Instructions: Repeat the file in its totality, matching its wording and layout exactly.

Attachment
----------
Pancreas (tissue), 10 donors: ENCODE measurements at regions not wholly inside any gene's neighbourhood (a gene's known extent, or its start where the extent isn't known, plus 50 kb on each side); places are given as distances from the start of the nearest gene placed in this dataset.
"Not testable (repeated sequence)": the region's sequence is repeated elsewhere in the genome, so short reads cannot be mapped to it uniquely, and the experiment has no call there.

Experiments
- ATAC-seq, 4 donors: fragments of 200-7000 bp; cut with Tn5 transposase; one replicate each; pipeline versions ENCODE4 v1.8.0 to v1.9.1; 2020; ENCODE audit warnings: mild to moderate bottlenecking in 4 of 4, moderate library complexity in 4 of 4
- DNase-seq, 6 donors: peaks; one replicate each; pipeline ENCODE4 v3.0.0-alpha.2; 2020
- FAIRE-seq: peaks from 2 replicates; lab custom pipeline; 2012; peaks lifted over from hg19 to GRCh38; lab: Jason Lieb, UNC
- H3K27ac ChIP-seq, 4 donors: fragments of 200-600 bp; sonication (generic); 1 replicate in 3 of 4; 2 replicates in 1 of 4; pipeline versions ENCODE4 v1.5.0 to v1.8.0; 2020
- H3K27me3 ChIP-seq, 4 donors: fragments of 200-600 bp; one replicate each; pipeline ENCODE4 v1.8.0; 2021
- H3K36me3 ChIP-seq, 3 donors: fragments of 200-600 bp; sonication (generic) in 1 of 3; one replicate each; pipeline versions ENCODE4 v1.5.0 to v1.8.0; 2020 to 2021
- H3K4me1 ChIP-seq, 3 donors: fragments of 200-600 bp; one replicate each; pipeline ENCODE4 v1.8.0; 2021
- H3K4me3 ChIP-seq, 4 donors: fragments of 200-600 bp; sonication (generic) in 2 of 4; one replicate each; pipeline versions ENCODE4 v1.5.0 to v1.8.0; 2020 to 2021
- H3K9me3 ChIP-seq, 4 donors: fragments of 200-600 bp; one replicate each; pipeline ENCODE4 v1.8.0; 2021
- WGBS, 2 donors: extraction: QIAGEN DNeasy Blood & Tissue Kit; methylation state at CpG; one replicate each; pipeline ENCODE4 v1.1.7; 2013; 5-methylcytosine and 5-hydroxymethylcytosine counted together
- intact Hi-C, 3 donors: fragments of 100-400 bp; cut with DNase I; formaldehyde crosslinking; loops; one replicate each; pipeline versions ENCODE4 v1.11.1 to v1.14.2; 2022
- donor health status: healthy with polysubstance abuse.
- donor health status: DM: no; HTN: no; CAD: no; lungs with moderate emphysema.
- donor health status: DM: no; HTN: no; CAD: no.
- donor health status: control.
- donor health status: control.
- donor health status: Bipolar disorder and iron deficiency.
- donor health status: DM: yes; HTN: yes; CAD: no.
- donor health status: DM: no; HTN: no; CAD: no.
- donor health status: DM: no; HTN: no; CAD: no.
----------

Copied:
Pancreas (tissue), 10 donors: ENCODE measurements at regions not wholly inside any gene's neighbourhood (a gene's known extent, or its start where the extent isn't known, plus 50 kb on each side); places are given as distances from the start of the nearest gene placed in this dataset.
"Not testable (repeated sequence)": the region's sequence is repeated elsewhere in the genome, so short reads cannot be mapped to it uniquely, and the experiment has no call there.

Experiments
- ATAC-seq, 4 donors: fragments of 200-7000 bp; cut with Tn5 transposase; one replicate each; pipeline versions ENCODE4 v1.8.0 to v1.9.1; 2020; ENCODE audit warnings: mild to moderate bottlenecking in 4 of 4, moderate library complexity in 4 of 4
- DNase-seq, 6 donors: peaks; one replicate each; pipeline ENCODE4 v3.0.0-alpha.2; 2020
- FAIRE-seq: peaks from 2 replicates; lab custom pipeline; 2012; peaks lifted over from hg19 to GRCh38; lab: Jason Lieb, UNC
- H3K27ac ChIP-seq, 4 donors: fragments of 200-600 bp; sonication (generic); 1 replicate in 3 of 4; 2 replicates in 1 of 4; pipeline versions ENCODE4 v1.5.0 to v1.8.0; 2020
- H3K27me3 ChIP-seq, 4 donors: fragments of 200-600 bp; one replicate each; pipeline ENCODE4 v1.8.0; 2021
- H3K36me3 ChIP-seq, 3 donors: fragments of 200-600 bp; sonication (generic) in 1 of 3; one replicate each; pipeline versions ENCODE4 v1.5.0 to v1.8.0; 2020 to 2021
- H3K4me1 ChIP-seq, 3 donors: fragments of 200-600 bp; one replicate each; pipeline ENCODE4 v1.8.0; 2021
- H3K4me3 ChIP-seq, 4 donors: fragments of 200-600 bp; sonication (generic) in 2 of 4; one replicate each; pipeline versions ENCODE4 v1.5.0 to v1.8.0; 2020 to 2021
- H3K9me3 ChIP-seq, 4 donors: fragments of 200-600 bp; one replicate each; pipeline ENCODE4 v1.8.0; 2021
- WGBS, 2 donors: extraction: QIAGEN DNeasy Blood & Tissue Kit; methylation state at CpG; one replicate each; pipeline ENCODE4 v1.1.7; 2013; 5-methylcytosine and 5-hydroxymethylcytosine counted together
- intact Hi-C, 3 donors: fragments of 100-400 bp; cut with DNase I; formaldehyde crosslinking; loops; one replicate each; pipeline versions ENCODE4 v1.11.1 to v1.14.2; 2022
- donor health status: healthy with polysubstance abuse.
- donor health status: DM: no; HTN: no; CAD: no; lungs with moderate emphysema.
- donor health status: DM: no; HTN: no; CAD: no.
- donor health status: control.
- donor health status: control.
- donor health status: Bipolar disorder and iron deficiency.
- donor health status: DM: yes; HTN: yes; CAD: no.
- donor health status: DM: no; HTN: no; CAD: no.
- donor health status: DM: no; HTN: no; CAD: no.